Probabilities for classically forbidden transitions using classical and classical path methods

James Muckerman, Millard Alexander, Isak Rusinek, R. E. Roberts

Research output: Contribution to journalArticle

45 Citations (Scopus)

Abstract

Limits are established for the applicability of purely classical methods for calculating nonreactive, inelastic transition probabilities in collinear collisions of a structureless atom and a harmonic oscillator. These limits, obtained by comparison with previous exact quantum mechanical results, indicate that such methods are inappropriate not only for "classically forbidden" but for many "classically allowed" transitions (in spite of the fact that they are widely used to calculate probabilities for such processes). A classical path method in the context of infinite-order time-dependent perturbation theory is described which yields extremely accurate transition probabilities even for the most classically forbidden transitions in the collinear atom-harmonic oscillator system. The essential features of this method are: (1) the use of the expectation value of the total interaction potential in determining the atom-oscillator (central force) trajectory, and (2) the use of the arithmetic mean of the initial and final velocities of relative motion in the (elastic) central force trajectory. This choice of interaction potential allows the relative motion to be coupled to changes in the internal state of the oscillator. The present classical method is further applied to three-dimensional atom-breathing sphere collisions, and exact quantum mechanical calculations are also carried out. Comparison of the classical path and exact quantum results shows excellent agreement both in the specific inelastic cross section and in the individual partial-wave contributions.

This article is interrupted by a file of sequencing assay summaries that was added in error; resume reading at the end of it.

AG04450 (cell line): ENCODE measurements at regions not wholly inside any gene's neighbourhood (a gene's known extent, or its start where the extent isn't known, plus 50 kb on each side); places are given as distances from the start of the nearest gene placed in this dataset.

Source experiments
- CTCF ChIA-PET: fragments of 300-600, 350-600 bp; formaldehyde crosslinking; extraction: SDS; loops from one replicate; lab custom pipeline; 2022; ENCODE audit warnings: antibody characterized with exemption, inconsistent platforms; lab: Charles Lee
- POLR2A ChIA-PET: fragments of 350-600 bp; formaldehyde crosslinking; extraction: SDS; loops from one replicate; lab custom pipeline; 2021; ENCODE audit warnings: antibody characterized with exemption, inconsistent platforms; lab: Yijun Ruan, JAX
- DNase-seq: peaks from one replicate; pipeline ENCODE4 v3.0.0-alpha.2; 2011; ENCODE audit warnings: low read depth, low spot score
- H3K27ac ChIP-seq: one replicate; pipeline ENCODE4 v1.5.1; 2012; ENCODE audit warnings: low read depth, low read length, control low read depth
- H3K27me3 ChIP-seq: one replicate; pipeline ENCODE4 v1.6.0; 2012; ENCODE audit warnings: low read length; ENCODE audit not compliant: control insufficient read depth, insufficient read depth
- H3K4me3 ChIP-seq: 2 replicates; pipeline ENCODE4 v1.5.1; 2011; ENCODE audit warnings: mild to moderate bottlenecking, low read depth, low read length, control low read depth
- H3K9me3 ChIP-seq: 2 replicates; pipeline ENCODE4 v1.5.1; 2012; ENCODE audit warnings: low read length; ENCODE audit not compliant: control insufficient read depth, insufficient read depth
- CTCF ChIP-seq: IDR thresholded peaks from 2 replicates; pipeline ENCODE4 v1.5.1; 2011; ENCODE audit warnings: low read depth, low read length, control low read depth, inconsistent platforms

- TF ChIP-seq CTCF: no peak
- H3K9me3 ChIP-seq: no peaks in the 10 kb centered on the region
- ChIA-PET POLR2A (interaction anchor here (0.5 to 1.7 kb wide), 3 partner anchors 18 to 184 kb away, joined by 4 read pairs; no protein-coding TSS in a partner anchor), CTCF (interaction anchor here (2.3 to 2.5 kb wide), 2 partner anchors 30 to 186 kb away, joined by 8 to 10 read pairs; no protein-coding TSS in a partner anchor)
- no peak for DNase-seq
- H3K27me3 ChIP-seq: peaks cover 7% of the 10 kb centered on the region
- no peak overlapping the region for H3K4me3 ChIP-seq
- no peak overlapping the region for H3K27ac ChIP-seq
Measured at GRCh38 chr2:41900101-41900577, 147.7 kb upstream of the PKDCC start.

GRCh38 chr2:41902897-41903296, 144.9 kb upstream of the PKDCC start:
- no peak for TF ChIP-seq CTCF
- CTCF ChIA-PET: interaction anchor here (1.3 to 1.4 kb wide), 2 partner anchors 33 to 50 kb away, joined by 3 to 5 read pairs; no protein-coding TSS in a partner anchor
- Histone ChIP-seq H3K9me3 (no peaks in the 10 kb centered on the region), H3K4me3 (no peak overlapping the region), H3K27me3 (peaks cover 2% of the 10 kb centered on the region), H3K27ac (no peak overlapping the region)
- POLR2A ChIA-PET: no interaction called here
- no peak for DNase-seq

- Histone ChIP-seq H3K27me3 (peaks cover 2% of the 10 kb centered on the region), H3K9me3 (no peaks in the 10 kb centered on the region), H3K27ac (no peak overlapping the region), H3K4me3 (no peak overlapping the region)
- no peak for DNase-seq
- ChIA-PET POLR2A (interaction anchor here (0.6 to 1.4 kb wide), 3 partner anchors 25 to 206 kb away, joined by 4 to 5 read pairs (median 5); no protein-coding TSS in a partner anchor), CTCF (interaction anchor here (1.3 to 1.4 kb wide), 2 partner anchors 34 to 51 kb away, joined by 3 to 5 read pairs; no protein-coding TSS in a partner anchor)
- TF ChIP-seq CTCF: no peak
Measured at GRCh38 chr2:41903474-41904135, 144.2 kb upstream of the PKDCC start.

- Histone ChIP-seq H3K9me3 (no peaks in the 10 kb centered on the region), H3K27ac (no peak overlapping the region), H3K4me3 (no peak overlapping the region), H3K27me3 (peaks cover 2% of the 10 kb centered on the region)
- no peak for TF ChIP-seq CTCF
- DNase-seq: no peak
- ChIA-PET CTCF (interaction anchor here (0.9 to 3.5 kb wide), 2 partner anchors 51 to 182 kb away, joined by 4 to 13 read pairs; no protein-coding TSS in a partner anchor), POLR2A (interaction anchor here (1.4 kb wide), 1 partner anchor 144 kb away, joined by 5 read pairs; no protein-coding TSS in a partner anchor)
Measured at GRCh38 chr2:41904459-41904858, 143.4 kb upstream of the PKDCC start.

Original languageEnglish
Pages (from-to)2416-2428
Number of pages13
JournalJournal of Chemical Physics
Volume65
Issue number6
Publication statusPublished - 1976

ASJC Scopus subject areas

  • Atomic and Molecular Physics, and Optics

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